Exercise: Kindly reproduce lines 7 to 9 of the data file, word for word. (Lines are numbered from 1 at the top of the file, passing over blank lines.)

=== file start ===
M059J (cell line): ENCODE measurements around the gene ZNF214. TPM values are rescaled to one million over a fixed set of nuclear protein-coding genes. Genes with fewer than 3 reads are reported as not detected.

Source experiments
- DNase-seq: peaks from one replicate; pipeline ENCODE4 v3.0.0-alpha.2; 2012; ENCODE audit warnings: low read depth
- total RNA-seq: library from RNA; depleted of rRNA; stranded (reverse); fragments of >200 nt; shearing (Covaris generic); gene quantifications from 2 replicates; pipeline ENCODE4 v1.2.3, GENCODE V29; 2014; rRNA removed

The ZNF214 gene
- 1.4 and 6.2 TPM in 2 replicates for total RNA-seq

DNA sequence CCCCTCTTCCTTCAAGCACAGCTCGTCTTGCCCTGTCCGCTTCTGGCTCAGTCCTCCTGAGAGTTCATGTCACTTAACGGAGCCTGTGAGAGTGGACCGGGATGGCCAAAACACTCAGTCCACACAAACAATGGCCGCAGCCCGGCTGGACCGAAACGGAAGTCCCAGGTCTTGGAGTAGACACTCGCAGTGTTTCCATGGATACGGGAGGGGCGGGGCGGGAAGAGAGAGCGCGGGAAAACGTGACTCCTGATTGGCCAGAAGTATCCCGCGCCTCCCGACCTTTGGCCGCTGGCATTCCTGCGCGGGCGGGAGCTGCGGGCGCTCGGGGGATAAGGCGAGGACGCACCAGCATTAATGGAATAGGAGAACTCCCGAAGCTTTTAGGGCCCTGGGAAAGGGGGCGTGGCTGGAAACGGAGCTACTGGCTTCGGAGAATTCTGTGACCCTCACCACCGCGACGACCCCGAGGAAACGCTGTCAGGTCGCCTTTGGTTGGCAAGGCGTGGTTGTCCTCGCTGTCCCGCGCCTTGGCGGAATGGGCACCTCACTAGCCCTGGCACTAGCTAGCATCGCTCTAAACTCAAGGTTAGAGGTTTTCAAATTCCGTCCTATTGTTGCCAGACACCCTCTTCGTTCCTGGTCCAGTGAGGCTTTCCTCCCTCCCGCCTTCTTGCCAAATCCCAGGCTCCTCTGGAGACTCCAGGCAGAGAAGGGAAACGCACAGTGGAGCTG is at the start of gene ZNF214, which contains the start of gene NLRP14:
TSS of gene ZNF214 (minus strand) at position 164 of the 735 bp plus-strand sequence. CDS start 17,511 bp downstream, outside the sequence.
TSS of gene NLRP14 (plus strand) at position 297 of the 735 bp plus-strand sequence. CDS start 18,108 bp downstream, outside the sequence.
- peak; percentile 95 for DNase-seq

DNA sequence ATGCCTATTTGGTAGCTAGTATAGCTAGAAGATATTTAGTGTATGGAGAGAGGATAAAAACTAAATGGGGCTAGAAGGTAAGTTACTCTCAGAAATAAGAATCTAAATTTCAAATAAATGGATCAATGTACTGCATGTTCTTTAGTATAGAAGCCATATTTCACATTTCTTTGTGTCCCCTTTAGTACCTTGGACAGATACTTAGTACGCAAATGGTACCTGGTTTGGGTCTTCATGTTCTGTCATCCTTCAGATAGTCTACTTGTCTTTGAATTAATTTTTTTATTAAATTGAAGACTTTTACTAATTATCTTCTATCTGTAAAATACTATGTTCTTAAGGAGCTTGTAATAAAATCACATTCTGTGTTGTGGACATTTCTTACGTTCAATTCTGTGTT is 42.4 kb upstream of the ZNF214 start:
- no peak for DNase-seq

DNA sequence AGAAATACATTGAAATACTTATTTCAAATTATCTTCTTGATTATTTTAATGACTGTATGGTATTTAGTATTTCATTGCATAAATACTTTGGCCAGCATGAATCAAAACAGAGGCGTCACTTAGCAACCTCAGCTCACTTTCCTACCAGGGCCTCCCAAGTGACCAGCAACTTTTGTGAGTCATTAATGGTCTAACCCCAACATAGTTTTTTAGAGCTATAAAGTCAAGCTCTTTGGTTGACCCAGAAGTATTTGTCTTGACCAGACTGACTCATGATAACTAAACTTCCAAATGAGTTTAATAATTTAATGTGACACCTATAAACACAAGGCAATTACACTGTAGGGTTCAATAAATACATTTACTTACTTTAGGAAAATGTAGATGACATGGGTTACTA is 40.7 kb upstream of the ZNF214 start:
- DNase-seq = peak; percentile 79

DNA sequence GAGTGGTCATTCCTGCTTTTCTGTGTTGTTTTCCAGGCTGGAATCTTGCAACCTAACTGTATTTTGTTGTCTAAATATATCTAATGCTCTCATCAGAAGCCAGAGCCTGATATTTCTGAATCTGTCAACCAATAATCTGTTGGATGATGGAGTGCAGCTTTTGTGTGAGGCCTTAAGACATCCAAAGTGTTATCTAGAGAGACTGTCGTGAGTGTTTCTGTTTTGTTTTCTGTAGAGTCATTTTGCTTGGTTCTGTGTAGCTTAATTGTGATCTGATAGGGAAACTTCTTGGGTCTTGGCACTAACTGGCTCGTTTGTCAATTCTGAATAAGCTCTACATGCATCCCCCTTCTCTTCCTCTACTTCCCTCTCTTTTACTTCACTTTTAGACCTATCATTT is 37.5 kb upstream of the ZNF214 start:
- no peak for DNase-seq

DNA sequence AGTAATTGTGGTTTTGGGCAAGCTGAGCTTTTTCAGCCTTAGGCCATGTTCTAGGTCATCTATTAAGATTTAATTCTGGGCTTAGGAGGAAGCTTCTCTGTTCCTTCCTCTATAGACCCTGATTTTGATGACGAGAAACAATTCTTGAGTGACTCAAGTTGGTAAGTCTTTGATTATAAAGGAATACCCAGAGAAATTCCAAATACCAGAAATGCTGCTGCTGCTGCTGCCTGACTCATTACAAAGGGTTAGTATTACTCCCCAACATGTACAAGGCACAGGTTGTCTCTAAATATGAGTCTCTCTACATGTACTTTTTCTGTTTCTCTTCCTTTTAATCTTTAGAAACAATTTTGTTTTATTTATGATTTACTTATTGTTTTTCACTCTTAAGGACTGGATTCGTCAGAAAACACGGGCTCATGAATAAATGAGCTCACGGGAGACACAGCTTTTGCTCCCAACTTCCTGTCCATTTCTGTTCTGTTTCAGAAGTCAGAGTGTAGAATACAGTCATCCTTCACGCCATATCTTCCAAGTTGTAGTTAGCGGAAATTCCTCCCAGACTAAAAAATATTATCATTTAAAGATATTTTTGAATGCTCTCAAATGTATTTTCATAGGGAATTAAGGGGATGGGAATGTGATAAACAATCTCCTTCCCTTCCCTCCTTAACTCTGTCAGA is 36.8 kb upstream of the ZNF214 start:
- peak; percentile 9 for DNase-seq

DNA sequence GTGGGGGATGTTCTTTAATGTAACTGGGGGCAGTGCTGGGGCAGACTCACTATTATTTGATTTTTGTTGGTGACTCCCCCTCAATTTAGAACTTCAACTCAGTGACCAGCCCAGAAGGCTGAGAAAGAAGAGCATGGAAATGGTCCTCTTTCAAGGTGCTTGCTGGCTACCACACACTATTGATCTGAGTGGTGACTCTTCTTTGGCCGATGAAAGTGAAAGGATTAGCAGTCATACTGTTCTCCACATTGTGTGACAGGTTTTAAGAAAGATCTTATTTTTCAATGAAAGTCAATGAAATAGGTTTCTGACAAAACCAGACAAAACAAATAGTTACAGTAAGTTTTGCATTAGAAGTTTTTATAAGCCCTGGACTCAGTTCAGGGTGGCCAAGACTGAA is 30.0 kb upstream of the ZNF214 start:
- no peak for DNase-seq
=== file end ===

DNA sequence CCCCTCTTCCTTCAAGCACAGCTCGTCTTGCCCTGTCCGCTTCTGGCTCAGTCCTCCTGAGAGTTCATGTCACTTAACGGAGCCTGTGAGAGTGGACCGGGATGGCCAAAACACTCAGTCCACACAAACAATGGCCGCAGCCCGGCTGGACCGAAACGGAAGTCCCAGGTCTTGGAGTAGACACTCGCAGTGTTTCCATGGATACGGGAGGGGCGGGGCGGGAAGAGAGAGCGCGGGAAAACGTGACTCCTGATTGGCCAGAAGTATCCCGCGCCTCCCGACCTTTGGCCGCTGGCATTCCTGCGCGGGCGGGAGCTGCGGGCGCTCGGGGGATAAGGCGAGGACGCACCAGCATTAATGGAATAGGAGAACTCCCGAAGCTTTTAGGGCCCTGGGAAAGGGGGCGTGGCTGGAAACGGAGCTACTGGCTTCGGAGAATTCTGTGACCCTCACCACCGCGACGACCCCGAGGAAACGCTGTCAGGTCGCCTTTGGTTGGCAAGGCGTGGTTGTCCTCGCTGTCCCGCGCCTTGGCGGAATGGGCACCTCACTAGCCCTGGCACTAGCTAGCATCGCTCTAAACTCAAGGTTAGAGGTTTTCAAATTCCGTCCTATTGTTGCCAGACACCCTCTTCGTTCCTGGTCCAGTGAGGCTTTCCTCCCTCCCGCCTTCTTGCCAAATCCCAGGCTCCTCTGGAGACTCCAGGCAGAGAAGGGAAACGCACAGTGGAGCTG is at the start of gene ZNF214, which contains the start of gene NLRP14:
TSS of gene ZNF214 (minus strand) at position 164 of the 735 bp plus-strand sequence. CDS start 17,511 bp downstream, outside the sequence.
TSS of gene NLRP14 (plus strand) at position 297 of the 735 bp plus-strand sequence. CDS start 18,108 bp downstream, outside the sequence.